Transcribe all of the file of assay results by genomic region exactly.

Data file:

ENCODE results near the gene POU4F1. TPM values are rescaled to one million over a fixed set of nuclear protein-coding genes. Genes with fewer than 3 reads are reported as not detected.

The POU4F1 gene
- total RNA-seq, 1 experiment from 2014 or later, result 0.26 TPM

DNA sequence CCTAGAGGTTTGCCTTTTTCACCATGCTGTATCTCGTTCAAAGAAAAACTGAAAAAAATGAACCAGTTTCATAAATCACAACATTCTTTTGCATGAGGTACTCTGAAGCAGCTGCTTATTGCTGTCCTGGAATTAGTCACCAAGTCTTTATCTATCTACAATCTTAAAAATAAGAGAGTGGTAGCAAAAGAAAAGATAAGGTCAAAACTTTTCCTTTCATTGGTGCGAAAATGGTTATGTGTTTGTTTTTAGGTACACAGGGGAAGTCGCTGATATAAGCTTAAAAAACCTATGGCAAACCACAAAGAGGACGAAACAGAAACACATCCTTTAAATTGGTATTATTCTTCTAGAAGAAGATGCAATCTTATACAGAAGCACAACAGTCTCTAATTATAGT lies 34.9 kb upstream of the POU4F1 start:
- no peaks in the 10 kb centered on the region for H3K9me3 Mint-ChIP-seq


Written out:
ENCODE results near the gene POU4F1. TPM values are rescaled to one million over a fixed set of nuclear protein-coding genes. Genes with fewer than 3 reads are reported as not detected.

The POU4F1 gene
- total RNA-seq, 1 experiment from 2014 or later, result 0.26 TPM

DNA sequence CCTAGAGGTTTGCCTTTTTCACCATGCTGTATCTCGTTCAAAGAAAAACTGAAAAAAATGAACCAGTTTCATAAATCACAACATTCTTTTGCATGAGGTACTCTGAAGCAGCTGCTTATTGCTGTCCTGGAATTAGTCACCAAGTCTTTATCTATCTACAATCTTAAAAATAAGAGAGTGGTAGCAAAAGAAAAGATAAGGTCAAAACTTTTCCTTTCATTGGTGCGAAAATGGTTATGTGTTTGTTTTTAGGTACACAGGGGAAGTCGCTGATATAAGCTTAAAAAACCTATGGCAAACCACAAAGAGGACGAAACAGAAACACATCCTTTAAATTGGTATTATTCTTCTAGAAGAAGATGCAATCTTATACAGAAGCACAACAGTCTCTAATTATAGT lies 34.9 kb upstream of the POU4F1 start:
- no peaks in the 10 kb centered on the region for H3K9me3 Mint-ChIP-seq